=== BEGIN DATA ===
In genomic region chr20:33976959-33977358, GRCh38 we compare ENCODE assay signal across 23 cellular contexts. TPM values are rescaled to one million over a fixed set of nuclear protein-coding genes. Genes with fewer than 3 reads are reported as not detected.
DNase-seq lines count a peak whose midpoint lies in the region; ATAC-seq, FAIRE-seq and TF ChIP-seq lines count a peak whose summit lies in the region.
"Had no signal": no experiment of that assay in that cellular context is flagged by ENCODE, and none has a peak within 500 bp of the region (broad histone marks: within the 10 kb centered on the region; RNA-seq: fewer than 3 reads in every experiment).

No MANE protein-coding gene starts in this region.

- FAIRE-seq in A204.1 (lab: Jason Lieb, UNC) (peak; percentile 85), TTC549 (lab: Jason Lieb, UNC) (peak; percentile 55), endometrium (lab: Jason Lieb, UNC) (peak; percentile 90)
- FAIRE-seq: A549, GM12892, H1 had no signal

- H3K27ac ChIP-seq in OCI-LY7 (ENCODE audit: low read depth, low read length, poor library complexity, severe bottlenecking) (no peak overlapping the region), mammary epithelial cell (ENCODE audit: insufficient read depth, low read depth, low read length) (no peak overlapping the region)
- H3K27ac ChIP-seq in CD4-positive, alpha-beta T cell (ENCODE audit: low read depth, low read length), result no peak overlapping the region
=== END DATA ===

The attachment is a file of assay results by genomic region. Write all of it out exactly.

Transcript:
In genomic region chr20:33976959-33977358, GRCh38 we compare ENCODE assay signal across 23 cellular contexts. TPM values are rescaled to one million over a fixed set of nuclear protein-coding genes. Genes with fewer than 3 reads are reported as not detected.
DNase-seq lines count a peak whose midpoint lies in the region; ATAC-seq, FAIRE-seq and TF ChIP-seq lines count a peak whose summit lies in the region.
"Had no signal": no experiment of that assay in that cellular context is flagged by ENCODE, and none has a peak within 500 bp of the region (broad histone marks: within the 10 kb centered on the region; RNA-seq: fewer than 3 reads in every experiment).

No MANE protein-coding gene starts in this region.

- FAIRE-seq in A204.1 (lab: Jason Lieb, UNC) (peak; percentile 85), TTC549 (lab: Jason Lieb, UNC) (peak; percentile 55), endometrium (lab: Jason Lieb, UNC) (peak; percentile 90)
- FAIRE-seq: A549, GM12892, H1 had no signal

- H3K27ac ChIP-seq in OCI-LY7 (ENCODE audit: low read depth, low read length, poor library complexity, severe bottlenecking) (no peak overlapping the region), mammary epithelial cell (ENCODE audit: insufficient read depth, low read depth, low read length) (no peak overlapping the region)
- H3K27ac ChIP-seq in CD4-positive, alpha-beta T cell (ENCODE audit: low read depth, low read length), result no peak overlapping the region